History of the Stamp Store and Post Office Site

 

Statement of Significance

Stamp’s Store and Post Office Site is the location of a general store that operated in the first half of the twentieth century under the ownership of the Goldstein and Downing families. It is believed to have been the last store to operate in the historic community of Nottingham, which had been home to several commercial and industrial facilities when it served as a trading hub during the eighteenth and nineteenth centuries. The site has been erroneously associated with the Stamp family, which operated a store and post office in the latter half of the nineteenth century at a location approximately 150 feet to the north.

Historic Context

Stamp’s Store and Post Office Site is located in what was the commercial core of the town of Nottingham, which was established by an act of the Maryland legislature in 1706 and grew to become a thriving trading port by the time of the American Revolution. The London-based tobacco export firm Perkins, Buchanan, and Brown opened a store in the town in 1774 on property that fronted on both Union Street (now Nottingham Road) and North Street.[1] Local merchant Edward Griffin purchased the southern portion of this property in 1831, adding to land he already owned just to the east.[2] The store and post office was located on this property, which remained in the Griffin family until it was sold to Robert and Cora McKee in 1904.[3]

The Stamp Period: 1854-1904

The store and post office operated by the Stamp family, meanwhile, was located at the corner of Union Street and North Street on land that John T. Stamp (1802–ca. 1864) purchased in June 1854 from William H. Turton, Jr. and his wife, Rachael.[4] That lot was part of what had once been the northern portion of the Perkins, Buchanan, and Brown property. Stamp’s name appears in census records in the Nottingham District as early as 1840, when his occupation was listed as “manufacture and trades.” The 1850 census records Stamp’s occupation as merchant, while an 1849 newspaper item notes that he had been appointed customs surveyor for the port of Nottingham.[5] He is listed as postmaster for the Nottingham Post Office in an 1855 directory of post offices in the United States.[6] A building marked “Store & PO” appears on the 1861 Martenet Map at the corner of North and Union Streets, approximately 150 feet north of where Stamp’s business was erroneously thought to have been located when it was documented in the 1970s.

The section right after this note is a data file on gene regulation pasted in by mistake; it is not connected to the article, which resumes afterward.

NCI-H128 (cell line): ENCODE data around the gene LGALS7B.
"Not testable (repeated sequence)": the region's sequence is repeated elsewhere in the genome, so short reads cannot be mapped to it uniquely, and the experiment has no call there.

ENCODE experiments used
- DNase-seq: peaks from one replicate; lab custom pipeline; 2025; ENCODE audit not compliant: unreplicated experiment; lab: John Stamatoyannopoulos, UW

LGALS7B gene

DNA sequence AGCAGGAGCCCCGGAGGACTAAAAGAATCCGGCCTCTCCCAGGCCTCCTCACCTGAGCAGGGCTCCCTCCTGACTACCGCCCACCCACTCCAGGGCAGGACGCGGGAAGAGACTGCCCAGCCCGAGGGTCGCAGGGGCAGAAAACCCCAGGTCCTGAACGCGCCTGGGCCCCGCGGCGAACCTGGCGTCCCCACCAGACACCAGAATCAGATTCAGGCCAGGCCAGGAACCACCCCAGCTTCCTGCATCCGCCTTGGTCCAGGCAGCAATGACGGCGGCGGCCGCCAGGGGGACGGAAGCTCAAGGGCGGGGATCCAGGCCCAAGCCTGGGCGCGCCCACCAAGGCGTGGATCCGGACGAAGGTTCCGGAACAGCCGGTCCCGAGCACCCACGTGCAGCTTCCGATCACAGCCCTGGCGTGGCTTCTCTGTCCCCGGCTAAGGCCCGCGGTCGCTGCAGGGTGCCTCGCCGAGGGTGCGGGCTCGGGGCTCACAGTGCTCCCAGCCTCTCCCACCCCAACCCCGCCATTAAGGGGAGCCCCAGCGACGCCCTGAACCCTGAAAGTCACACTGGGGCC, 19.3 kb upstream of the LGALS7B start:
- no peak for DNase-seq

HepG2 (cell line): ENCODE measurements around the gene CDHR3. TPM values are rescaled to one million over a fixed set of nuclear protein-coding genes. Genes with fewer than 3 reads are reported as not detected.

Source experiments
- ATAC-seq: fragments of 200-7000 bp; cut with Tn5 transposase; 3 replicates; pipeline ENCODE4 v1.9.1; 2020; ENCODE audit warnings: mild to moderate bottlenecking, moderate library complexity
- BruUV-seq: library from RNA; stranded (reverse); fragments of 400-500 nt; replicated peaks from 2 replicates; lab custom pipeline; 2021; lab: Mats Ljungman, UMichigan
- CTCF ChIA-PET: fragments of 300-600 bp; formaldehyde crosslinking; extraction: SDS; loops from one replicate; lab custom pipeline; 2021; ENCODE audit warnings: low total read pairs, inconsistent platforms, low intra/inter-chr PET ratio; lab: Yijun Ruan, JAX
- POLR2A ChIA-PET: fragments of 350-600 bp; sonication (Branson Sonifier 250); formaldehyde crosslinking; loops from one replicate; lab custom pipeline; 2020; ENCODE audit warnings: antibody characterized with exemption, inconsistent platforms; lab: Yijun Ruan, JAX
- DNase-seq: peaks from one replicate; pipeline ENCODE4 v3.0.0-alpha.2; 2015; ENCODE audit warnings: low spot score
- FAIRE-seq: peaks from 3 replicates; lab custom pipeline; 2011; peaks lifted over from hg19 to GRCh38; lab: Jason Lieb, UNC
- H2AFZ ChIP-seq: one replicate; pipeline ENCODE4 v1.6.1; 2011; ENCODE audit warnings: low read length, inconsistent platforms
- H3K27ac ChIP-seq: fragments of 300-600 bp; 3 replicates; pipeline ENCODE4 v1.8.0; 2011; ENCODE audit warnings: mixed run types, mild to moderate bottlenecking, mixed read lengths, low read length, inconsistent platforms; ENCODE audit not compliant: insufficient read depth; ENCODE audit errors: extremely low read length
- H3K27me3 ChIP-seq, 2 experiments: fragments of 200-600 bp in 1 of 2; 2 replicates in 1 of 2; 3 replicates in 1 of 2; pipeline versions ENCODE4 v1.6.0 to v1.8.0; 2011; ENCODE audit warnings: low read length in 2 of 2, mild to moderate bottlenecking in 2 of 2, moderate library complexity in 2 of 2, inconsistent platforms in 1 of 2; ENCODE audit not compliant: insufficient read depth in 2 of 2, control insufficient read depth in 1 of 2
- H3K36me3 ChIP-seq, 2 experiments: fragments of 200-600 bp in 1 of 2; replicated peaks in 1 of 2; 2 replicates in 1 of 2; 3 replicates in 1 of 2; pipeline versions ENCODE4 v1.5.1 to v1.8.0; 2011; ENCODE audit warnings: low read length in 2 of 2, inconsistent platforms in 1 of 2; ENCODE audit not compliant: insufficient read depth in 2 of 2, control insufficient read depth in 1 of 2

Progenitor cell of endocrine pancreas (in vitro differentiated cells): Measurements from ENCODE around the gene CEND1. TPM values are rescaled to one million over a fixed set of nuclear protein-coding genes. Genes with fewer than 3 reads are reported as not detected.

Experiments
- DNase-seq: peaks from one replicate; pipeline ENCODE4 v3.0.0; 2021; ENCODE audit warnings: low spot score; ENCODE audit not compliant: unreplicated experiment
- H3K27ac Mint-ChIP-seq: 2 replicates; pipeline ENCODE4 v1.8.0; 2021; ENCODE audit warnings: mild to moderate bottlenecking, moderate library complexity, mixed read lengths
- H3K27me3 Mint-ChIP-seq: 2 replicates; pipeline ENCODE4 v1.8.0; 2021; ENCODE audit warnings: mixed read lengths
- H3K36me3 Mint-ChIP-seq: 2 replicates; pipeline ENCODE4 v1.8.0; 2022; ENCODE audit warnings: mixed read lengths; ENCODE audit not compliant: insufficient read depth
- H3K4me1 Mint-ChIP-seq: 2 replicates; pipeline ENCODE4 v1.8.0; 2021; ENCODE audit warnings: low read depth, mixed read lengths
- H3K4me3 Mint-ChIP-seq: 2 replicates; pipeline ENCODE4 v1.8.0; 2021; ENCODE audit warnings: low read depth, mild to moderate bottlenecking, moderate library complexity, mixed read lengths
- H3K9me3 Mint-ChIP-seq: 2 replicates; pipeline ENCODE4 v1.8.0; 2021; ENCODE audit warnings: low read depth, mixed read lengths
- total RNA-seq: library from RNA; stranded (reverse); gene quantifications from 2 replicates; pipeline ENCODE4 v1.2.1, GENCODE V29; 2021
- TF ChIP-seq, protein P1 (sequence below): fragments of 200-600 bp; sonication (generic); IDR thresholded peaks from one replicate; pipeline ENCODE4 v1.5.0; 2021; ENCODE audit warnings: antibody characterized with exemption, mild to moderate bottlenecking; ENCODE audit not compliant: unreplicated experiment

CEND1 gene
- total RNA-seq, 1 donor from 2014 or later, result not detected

At the death of John T. Stamp circa 1864, the property and store/post office was inherited by his son, Mordecai Richard Stamp. The April 28, 1864 edition of the Washington Evening Star notes that Mordecai Stamp had been appointed postmaster in place of his father.[7] The 1878 Hopkins Atlas shows structures marked “Store & P.O.” and “M. Stamp” slightly south of the intersection but still north of the site documented in the 1970s. In 1899 the Stamp property was conveyed to Cora V. McKee, whose husband (and Stamp’s brother-in-law), Robert, had been appointed postmaster of Nottingham in 1886.[8] The property is described in the deed as being at the corner of North and Union Streets, “improved by a dwelling and store [and] having a front on Union Street of one hundred feet.”[9]

The Goldstein Period: 1904-1913

Michael Goldstein and his wife, Rebecca, purchased both the Griffin property and the Stamp property from Robert and Cora McKee in separate transactions around the turn of the twentieth century.[10] The Baltimore Sun reported in 1904 that Goldstein, a Jewish immigrant from Russia, took over the position of postmaster at Nottingham from McKee.[11] The building appears as a store and post office owned by Goldstein on a sketch made in 1975 from Nottingham residents’ recollections of the town’s layout circa 1905–1910.[12] A barber shop is shown attached to the store, likely occupying the one-story south wing. It is not known when the structure was built, although its absence from the 1878 Hopkins Atlas suggests a late-nineteenth century construction date. The sketch shows a blacksmith shop at the corner of North and Union Streets where Stamp’s Store and Post Office was located, but it is unclear whether it was the same structure.

Goldstein operated the store and post office until declaring bankruptcy in 1913, at which point a public sale was held in Baltimore to liquidate his inventory of “Dry Goods, Notions, Clothing, Hosiery, Ladies’ and Gents’ Furnishings, Hats and Caps, Boots, Shoes and Rubbers, Groceries, Drugs, Hardware, China, Glass, Tinware, Showcases, Fixtures, Harness, Agricultural Implements, Shells and Cartridges, etc., etc.”[13] Several months before the sale, perhaps in a bid to stave off bankruptcy, Goldstein and his wife had sold their Nottingham property to James P. and Samuel G. Ryon. The transaction included a parcel that comprised the Stamp Lot, the Methodist Church Lot, and the Huntt Lot, all along the south side of North (or Norvel) Street, the former Griffin property to the immediate south, which contained the existing store and post office, as well as several acres in the northwest part of the village.[14] It is not known whether or for what purpose the store building was used during the Ryon period of ownership.